If the person is not responsive, the airways (A - Airways) must be checked. Was there a respiratory cavity? Is there no snow in the airways? If there is snow in the airways, it must be removed. To do this, turn your head to the side, open your mouth and carefully remove the snow with your hands.

Only then is the head overstretched and at the mouth of the injured person obeys if breathing (B - Breathing) is present. In addition, with the hand laid on, it is observed whether the chest rises and falls. If breathing is normal, the person can be further excavated. Afterwards, the person is again protected from cooling down and brought into the stable lateral position. In this case, it is essential to observe the injured person continuously in order to resuscitate immediately if necessary in the event of respiratory arrest.


In the course of the COVID 19 pandemic, ventilation is not recommended during resuscitation due to a possible risk of infection. Should an individual decide to use ventilation during resuscitation, the following applies: If no respiration can be detected, start with the 5 initial breaths before the person is shovelled out. To do this, the head remains overextended and by means of mouth-to-mouth resuscitation, enough air is blown into the lungs at one's own breathing rate so that the thorax rises and falls significantly.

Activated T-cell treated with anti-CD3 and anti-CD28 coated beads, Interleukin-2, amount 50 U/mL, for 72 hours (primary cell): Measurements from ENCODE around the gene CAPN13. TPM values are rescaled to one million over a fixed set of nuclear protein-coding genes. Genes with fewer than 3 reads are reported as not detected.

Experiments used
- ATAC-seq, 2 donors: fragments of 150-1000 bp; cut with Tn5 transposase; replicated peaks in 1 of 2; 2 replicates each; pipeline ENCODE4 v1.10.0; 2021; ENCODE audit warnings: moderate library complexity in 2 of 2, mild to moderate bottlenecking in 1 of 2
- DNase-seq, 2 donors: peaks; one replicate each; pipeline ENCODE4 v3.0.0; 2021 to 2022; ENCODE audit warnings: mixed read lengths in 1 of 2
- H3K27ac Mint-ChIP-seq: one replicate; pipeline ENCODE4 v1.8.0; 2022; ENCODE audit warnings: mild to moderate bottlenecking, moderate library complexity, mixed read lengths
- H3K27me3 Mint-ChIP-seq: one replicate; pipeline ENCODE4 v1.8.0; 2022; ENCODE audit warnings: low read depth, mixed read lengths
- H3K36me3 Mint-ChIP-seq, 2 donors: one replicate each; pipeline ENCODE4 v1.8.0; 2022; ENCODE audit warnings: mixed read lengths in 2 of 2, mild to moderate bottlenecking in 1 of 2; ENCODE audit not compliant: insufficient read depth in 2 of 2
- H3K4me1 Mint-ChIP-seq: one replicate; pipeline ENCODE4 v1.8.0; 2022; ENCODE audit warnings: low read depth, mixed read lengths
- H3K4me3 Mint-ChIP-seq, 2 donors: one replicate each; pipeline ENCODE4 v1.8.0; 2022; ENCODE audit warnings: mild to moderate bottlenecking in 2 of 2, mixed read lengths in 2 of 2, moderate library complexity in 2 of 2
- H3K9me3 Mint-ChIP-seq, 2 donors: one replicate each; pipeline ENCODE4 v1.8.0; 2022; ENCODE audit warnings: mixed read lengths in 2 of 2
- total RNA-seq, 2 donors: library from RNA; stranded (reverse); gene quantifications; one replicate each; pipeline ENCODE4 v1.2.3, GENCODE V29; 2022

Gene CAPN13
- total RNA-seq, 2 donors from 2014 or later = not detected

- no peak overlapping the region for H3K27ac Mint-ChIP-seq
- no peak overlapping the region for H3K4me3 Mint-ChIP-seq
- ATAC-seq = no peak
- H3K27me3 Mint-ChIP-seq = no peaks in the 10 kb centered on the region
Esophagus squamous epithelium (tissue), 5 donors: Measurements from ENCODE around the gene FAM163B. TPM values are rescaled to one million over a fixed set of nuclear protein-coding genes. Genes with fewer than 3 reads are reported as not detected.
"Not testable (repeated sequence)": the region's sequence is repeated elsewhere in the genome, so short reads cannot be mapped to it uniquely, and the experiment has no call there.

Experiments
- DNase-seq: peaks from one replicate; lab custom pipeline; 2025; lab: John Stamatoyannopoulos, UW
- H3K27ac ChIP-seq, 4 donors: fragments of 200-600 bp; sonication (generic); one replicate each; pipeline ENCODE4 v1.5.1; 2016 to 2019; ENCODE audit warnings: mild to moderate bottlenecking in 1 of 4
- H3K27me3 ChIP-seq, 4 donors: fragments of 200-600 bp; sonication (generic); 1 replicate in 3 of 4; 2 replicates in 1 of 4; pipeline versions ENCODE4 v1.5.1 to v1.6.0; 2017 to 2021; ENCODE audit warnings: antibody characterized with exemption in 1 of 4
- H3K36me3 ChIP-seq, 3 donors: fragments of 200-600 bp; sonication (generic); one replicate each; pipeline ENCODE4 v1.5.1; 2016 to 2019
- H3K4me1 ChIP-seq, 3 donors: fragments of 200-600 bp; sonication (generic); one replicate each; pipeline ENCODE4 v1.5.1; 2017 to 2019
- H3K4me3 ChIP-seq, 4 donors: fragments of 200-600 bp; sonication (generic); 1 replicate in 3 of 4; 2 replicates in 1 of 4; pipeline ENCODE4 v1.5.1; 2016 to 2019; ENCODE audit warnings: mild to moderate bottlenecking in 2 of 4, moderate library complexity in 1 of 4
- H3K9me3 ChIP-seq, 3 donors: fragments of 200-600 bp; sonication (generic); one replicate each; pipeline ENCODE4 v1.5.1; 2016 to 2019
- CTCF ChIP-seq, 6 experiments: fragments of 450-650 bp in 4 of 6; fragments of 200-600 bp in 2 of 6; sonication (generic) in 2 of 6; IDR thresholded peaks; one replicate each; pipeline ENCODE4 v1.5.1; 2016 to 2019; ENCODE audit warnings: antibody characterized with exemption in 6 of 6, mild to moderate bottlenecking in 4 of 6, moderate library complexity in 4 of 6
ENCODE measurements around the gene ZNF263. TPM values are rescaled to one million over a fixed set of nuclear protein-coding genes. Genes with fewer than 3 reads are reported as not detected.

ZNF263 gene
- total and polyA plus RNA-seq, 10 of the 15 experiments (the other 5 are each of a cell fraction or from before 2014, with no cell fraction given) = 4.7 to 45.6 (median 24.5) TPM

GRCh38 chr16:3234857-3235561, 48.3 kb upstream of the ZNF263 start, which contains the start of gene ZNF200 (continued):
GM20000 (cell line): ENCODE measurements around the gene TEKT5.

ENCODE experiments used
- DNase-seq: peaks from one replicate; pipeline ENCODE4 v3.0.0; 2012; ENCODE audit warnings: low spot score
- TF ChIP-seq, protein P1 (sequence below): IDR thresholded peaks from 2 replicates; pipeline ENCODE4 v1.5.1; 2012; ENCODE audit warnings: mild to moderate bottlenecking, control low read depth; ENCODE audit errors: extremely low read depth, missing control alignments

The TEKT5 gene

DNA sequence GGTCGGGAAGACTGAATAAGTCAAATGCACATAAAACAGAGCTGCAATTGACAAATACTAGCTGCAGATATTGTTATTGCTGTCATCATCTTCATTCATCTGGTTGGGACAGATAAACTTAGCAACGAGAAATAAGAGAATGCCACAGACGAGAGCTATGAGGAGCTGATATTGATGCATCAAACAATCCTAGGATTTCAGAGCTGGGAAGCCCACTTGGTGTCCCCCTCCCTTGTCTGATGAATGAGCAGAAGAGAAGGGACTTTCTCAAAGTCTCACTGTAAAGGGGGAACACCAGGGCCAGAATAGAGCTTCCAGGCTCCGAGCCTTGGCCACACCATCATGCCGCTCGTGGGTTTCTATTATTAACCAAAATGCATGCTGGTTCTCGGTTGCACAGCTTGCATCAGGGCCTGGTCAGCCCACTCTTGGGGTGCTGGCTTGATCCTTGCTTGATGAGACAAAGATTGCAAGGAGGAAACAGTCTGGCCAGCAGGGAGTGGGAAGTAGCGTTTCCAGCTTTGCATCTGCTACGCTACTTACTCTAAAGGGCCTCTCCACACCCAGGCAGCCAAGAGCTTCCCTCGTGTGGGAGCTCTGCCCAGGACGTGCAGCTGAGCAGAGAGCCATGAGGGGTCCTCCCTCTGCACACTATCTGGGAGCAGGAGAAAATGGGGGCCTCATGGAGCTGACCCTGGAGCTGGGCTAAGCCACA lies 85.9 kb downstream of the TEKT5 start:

The injured person is scooped out as quickly as possible and as soon as the body is placed on hard ground, one begins cardiopulmonary resuscitation - also called CPR (Cardiopulmonary Resuscitation) - in a rhythm of 30 thoracic compressions to 2 breaths. The pressure point is in the middle of the thorax and the depth of pressure is approx. 5 cm. This process is more efficient if the injured person is freed from thick and soft layers of clothing. At a frequency of 100 compressions per minute, it is important to ensure complete relief during breaks. Since resuscitation is very strenuous, it is best to alternate between the two. Cardiopulmonary resuscitation is performed until:

  • 1 // The buried subject breathes normally again
  • 2 // the organised rescue teams arrive
  • 3 // the first-aiders are at the end of their tether